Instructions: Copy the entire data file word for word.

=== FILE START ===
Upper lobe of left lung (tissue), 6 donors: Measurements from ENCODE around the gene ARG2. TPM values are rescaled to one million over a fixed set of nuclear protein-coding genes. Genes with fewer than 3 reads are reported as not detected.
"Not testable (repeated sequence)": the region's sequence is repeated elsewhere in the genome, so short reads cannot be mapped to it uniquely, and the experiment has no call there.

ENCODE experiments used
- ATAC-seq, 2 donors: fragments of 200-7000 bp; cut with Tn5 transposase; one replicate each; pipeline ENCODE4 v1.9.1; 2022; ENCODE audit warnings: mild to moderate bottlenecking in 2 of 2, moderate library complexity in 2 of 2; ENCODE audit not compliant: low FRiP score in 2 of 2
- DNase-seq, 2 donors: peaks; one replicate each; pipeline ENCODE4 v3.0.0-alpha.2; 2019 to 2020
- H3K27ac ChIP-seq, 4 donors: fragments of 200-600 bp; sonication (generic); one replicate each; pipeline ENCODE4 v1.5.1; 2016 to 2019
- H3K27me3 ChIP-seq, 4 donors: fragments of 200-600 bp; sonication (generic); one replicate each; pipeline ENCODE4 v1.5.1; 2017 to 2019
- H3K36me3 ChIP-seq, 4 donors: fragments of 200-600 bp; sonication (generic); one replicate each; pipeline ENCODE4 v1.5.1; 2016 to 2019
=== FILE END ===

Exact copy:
Upper lobe of left lung (tissue), 6 donors: Measurements from ENCODE around the gene ARG2. TPM values are rescaled to one million over a fixed set of nuclear protein-coding genes. Genes with fewer than 3 reads are reported as not detected.
"Not testable (repeated sequence)": the region's sequence is repeated elsewhere in the genome, so short reads cannot be mapped to it uniquely, and the experiment has no call there.

ENCODE experiments used
- ATAC-seq, 2 donors: fragments of 200-7000 bp; cut with Tn5 transposase; one replicate each; pipeline ENCODE4 v1.9.1; 2022; ENCODE audit warnings: mild to moderate bottlenecking in 2 of 2, moderate library complexity in 2 of 2; ENCODE audit not compliant: low FRiP score in 2 of 2
- DNase-seq, 2 donors: peaks; one replicate each; pipeline ENCODE4 v3.0.0-alpha.2; 2019 to 2020
- H3K27ac ChIP-seq, 4 donors: fragments of 200-600 bp; sonication (generic); one replicate each; pipeline ENCODE4 v1.5.1; 2016 to 2019
- H3K27me3 ChIP-seq, 4 donors: fragments of 200-600 bp; sonication (generic); one replicate each; pipeline ENCODE4 v1.5.1; 2017 to 2019
- H3K36me3 ChIP-seq, 4 donors: fragments of 200-600 bp; sonication (generic); one replicate each; pipeline ENCODE4 v1.5.1; 2016 to 2019